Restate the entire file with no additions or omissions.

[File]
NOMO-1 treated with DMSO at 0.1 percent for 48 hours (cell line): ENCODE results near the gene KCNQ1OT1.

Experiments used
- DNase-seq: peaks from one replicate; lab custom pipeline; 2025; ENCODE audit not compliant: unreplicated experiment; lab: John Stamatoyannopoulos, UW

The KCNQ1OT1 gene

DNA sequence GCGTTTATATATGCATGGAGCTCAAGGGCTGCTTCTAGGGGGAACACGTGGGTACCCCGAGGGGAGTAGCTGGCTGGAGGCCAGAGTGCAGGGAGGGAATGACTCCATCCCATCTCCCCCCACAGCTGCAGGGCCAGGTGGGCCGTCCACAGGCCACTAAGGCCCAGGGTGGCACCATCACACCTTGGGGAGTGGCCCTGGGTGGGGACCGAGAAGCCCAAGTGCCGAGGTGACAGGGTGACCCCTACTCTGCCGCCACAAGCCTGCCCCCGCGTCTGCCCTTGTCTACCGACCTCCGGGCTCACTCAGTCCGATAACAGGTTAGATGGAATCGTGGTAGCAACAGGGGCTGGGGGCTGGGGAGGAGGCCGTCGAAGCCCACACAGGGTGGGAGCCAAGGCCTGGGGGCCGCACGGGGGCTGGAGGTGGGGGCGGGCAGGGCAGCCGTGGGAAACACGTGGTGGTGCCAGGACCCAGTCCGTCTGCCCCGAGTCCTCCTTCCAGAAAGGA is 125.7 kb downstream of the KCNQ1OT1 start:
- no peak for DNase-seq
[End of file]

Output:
NOMO-1 treated with DMSO at 0.1 percent for 48 hours (cell line): ENCODE results near the gene KCNQ1OT1.

Experiments used
- DNase-seq: peaks from one replicate; lab custom pipeline; 2025; ENCODE audit not compliant: unreplicated experiment; lab: John Stamatoyannopoulos, UW

The KCNQ1OT1 gene

DNA sequence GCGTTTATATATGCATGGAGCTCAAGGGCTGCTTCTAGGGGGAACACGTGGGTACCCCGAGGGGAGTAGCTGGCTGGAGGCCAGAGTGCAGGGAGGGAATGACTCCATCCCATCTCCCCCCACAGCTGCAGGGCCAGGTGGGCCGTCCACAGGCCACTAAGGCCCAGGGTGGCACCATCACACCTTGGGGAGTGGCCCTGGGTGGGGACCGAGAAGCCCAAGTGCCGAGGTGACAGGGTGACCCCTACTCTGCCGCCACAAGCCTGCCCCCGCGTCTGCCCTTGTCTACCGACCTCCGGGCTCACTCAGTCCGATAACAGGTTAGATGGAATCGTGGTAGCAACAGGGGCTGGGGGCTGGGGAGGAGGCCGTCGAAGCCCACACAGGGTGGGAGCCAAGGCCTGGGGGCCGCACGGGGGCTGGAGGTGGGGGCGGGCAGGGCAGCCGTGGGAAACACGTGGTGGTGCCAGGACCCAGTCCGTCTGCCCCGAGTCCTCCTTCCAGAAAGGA is 125.7 kb downstream of the KCNQ1OT1 start:
- no peak for DNase-seq